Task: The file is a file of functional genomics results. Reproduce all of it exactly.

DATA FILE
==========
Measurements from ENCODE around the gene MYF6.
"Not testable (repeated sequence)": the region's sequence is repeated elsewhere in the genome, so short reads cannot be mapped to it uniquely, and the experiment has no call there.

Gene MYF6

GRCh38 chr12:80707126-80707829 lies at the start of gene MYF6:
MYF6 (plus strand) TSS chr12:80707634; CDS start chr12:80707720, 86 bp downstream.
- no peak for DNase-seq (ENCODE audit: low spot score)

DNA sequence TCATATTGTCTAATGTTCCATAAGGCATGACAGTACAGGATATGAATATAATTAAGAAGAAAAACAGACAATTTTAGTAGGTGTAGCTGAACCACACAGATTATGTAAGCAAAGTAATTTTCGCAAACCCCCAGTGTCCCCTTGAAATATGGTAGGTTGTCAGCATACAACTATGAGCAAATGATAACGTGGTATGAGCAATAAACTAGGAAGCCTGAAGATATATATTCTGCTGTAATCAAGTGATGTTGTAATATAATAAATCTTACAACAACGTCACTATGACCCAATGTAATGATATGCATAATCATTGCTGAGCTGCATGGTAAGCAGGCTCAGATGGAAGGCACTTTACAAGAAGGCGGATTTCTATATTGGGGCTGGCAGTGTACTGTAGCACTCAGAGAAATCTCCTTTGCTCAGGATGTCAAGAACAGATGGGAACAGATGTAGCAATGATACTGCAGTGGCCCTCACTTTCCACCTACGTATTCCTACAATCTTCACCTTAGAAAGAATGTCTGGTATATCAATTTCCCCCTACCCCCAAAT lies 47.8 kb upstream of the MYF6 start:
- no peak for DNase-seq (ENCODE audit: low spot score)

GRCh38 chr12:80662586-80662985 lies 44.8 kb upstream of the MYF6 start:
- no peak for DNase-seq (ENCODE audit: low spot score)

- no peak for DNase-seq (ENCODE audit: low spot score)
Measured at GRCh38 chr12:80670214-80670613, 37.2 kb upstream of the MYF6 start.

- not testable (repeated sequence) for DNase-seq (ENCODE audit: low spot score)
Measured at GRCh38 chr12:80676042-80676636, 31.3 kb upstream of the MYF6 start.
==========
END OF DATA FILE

Measurements from ENCODE around the gene MYF6.
"Not testable (repeated sequence)": the region's sequence is repeated elsewhere in the genome, so short reads cannot be mapped to it uniquely, and the experiment has no call there.

Gene MYF6

GRCh38 chr12:80707126-80707829 lies at the start of gene MYF6:
MYF6 (plus strand) TSS chr12:80707634; CDS start chr12:80707720, 86 bp downstream.
- no peak for DNase-seq (ENCODE audit: low spot score)

DNA sequence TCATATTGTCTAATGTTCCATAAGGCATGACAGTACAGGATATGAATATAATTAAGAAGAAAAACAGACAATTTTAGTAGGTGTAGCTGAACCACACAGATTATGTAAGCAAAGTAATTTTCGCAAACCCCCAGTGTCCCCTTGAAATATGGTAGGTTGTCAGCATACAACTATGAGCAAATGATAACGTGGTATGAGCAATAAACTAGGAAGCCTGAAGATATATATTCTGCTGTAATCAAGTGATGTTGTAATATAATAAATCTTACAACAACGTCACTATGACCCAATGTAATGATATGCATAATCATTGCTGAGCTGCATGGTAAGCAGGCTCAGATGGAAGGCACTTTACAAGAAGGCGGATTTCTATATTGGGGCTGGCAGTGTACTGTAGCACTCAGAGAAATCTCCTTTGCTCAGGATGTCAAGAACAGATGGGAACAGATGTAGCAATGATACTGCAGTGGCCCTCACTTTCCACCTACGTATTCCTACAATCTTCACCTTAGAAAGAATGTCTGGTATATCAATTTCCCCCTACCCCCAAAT lies 47.8 kb upstream of the MYF6 start:
- no peak for DNase-seq (ENCODE audit: low spot score)

GRCh38 chr12:80662586-80662985 lies 44.8 kb upstream of the MYF6 start:
- no peak for DNase-seq (ENCODE audit: low spot score)

- no peak for DNase-seq (ENCODE audit: low spot score)
Measured at GRCh38 chr12:80670214-80670613, 37.2 kb upstream of the MYF6 start.

- not testable (repeated sequence) for DNase-seq (ENCODE audit: low spot score)
Measured at GRCh38 chr12:80676042-80676636, 31.3 kb upstream of the MYF6 start.